Eight skills displayed by Gen Yers
Dawn Shanta, Regional Human Resource Director of South and South East Asia for International SOS, highlighted how HR can prepare the workforce to ensure a suitable return on investment, and attract the right people for running sustainable and profitable businesses. To make the best use of generation Y staff, she identified eight skills they can bring to businesses, including being tech-savvy as well as open-minded. Through the use of the internet, these young workers understand international markets and are able to think globally. Growing up with strong parental support, this generation usually has high self esteem and a strong sense of security. That’s why they aren’t afraid to try new things and raise questions. Moreover, they have solid life experiences in the market place and can clearly understand customer perspectives. Applying solid online research and collaboration skills, Gen Y staff can be very good problem solvers. "HR should learn how to make the most out of these young talented workers."
Better practice of talent mobility
"Talent mobility is defined as the movement of employees domestically or across the borders to meet the strategic needs of companies," said Kay Kutt, Managing Director Asia Pacific for Asian Tigers Mobility. "It’s all about putting the right talent in the right places at the right time with the right resources." In her speech, she highlighted four talent mobility steps regarded as ‘better’ industry practices. "Step 1 is all about aligning with talent management. We have to ensure that we identify, communicate and are aligned with key stakeholders." At the pre-assignment selection step, Kutt emphasised having processes and tools in place to make better decisions about candidates. In step 3, on-assignment development with specific programmes and establishing mentors are the primary areas of focus. " "Step 4 involves post-assignment retention, which cannot be overlooked," said Kutt. "Companies should measure, leverage and share the knowledge and skills of assignees upon their return."
Zurich conducted an Employer and Employee Survey last December, interviewing 312 Hong Kong SMEs and 501 employees of these companies to understand the underlying factors that foster talent retention. "One survey question required interviewees to rank various factors that could be attributed to business success," said Elaine Chan, senior head of the medical division of Zurich’s General Insurance operations in Hong Kong. "‘Loyal employees’ was chosen as the top factor, ranked by 64% of the interviewed employers and 71% of employees." This is followed by other factors such as ‘Favourable economic conditions’, ‘Attention to customer service’, ‘Unique products’, ‘Effective marketing’ and ‘Price competitiveness’". In addition, Chan pointed out that when asked about the best ways to increase staff loyalty, 26% of employees ranked salary as the most important factor, while group medical insurance schemes came next at 20% with year-end bonus listed third at 8%.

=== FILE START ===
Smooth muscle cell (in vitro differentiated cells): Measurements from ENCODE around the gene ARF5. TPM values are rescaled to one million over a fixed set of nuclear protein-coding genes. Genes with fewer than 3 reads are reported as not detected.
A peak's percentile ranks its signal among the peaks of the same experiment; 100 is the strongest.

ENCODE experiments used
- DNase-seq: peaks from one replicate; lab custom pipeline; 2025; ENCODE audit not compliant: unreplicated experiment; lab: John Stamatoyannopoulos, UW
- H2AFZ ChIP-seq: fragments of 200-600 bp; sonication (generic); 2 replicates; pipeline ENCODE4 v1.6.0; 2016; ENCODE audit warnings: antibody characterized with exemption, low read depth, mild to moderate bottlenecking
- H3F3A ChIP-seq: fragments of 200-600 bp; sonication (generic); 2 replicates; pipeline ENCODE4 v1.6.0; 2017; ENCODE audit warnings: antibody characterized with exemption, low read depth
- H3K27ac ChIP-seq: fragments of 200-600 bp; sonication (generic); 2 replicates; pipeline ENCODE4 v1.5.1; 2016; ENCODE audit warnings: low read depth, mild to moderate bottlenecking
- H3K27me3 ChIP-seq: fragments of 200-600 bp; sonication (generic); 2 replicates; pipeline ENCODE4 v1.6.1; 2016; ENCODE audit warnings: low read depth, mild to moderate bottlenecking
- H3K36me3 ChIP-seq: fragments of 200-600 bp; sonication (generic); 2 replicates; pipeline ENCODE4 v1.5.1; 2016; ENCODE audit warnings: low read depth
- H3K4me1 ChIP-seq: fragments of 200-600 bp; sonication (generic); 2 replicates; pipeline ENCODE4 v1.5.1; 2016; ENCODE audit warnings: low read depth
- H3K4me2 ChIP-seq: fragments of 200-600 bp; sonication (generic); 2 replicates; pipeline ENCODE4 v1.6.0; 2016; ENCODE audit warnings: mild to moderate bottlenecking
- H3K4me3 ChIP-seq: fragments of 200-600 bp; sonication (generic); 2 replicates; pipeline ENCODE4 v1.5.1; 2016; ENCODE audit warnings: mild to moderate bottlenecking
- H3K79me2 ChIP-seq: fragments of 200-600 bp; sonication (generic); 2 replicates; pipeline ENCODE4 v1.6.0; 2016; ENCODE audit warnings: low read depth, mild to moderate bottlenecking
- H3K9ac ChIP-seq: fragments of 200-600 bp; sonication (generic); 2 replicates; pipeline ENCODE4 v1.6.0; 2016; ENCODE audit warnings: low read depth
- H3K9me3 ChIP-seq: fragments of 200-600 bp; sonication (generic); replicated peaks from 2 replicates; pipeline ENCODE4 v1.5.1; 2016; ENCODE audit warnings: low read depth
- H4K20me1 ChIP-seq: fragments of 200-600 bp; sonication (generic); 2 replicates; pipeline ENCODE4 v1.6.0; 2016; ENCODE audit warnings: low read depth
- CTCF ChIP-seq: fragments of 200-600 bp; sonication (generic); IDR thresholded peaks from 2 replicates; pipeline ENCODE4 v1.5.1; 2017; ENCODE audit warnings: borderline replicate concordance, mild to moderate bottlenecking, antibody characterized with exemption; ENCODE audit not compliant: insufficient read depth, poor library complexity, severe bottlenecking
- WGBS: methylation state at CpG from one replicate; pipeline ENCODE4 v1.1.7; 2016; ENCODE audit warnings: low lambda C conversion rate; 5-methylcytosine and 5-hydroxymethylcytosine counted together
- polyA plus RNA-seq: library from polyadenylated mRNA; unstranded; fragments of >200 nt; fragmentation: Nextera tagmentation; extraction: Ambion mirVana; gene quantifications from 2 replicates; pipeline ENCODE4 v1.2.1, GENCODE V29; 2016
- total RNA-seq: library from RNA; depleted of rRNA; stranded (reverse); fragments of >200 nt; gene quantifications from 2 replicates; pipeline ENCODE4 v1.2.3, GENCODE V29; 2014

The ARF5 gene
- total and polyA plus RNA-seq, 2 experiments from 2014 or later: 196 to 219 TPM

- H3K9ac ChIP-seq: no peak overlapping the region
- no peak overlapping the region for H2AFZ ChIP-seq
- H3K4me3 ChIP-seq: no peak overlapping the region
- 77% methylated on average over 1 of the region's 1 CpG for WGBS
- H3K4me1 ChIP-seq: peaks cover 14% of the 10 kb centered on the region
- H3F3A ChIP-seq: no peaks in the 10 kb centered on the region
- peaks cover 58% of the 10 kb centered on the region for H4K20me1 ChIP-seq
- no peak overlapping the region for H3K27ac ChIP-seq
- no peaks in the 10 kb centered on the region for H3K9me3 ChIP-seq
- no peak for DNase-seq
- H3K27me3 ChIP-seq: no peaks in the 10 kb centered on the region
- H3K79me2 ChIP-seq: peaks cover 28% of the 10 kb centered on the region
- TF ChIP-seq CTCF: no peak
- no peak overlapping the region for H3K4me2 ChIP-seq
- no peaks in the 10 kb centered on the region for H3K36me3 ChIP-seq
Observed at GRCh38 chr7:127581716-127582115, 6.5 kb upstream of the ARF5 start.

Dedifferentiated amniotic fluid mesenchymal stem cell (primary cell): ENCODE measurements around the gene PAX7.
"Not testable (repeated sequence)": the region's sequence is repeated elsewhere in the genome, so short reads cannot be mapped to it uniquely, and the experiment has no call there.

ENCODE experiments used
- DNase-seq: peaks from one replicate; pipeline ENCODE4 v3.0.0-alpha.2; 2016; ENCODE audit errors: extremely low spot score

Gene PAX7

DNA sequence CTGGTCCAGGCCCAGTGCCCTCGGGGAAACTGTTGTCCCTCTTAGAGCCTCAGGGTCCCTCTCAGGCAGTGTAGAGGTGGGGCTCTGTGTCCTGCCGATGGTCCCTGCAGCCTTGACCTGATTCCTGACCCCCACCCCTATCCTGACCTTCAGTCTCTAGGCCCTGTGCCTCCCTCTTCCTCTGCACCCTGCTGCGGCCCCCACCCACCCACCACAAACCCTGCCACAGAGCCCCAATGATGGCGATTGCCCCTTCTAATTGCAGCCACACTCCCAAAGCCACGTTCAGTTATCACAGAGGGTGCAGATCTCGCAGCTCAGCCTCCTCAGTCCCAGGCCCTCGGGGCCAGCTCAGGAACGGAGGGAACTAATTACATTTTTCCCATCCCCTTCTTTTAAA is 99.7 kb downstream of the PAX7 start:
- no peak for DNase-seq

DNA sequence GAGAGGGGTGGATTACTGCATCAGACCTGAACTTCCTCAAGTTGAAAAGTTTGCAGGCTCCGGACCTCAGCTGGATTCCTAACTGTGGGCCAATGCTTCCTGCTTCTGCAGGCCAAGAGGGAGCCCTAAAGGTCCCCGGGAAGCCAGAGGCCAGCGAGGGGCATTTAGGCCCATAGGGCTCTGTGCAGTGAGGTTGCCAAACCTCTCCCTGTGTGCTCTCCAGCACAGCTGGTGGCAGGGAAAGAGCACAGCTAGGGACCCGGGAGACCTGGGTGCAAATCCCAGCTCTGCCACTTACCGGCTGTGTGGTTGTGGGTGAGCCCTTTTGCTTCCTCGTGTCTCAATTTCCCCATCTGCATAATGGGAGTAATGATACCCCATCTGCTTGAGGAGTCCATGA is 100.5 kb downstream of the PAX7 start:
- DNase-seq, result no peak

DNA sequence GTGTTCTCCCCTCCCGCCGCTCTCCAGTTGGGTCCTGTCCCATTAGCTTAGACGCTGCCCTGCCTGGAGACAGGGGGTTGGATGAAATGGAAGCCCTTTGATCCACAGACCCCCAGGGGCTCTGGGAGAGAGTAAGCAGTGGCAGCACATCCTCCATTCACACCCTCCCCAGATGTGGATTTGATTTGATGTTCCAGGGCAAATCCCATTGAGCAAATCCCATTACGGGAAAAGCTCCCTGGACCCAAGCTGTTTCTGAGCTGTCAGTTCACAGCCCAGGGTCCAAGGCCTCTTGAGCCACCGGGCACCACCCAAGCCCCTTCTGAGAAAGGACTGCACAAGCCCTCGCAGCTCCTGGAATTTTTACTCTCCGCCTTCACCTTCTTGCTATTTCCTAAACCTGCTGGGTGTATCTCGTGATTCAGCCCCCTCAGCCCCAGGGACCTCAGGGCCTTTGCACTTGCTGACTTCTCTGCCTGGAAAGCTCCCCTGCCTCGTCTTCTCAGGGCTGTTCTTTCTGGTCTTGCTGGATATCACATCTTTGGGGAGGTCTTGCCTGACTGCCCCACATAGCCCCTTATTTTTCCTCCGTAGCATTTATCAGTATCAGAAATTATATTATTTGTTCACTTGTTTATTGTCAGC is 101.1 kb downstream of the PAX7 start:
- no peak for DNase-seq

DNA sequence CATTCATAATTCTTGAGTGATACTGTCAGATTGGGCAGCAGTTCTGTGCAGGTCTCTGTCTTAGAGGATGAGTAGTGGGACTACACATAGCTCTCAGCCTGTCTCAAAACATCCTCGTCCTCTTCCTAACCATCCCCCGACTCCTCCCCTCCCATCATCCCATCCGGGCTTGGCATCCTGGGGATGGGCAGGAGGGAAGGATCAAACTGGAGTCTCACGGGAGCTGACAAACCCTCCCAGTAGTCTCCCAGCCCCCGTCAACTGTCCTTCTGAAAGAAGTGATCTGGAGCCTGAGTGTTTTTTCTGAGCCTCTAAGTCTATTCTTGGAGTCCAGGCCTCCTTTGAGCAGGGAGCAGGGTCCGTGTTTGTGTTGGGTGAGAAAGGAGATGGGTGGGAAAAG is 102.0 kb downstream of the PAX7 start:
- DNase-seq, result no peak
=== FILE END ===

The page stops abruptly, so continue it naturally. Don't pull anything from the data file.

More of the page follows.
Marieke van Raaij is the practice leader of Organisational Surveys & Insights and heads up the employee research line of operations within Towers Watson Hong Kong. She explained the importance of shaping a work environment that can engage, enable and energise employees over time. "Engagement means that employees believe in company goals and objectives and have a strong emotional connection with their companies," said Raaij. "Highly engaged staff are more willing to give that extra effort to support business success." She also pointed out that employees should be free from obstacles in order to succeed at work, with sufficient resources to achieve exceptional performance. This will enable them to meet work challenges more effectively. Moreover, staff should possess sustainable energy for work. "They should have high levels of enthusiasm and feelings of accomplishment at work, while also playing a big part in overall team effectiveness."
Exploring new inventive options
HR practitioners generally need to take a softer approach by organising exciting incentive activities in order to engage staff members, especially younger workers. Kenneth Cheng, Hong Kong representative of the Macau Government Tourist Office, suggested a wide range of options that can take place in Macau. "Looking for ways to train up courageous leaders? Try AJ Hackett at Macau Tower where people can experience bungy jumping, sky jumping, sky walking or tower climbing." For those who prefer lighter team-building exercises, he recommended Portuguese cooking classes at the Grand Coloane Resort or Thai cooking classes at the Banyan Tree Resort where staff at different levels and departments can try their hand at creating tasty dishes together. Because retreat activities are essential for relaxation, Cheng proposed a host of soul invigorating activities like taking an authentic sake tour at the Okura Hotel or joining a whisky tasting group at the Galaxy Hotel. People can also indulge in a nice spa treatment, yoga or even Tai-chi classes offered by many 5-star hotels, all highly memorable experiences.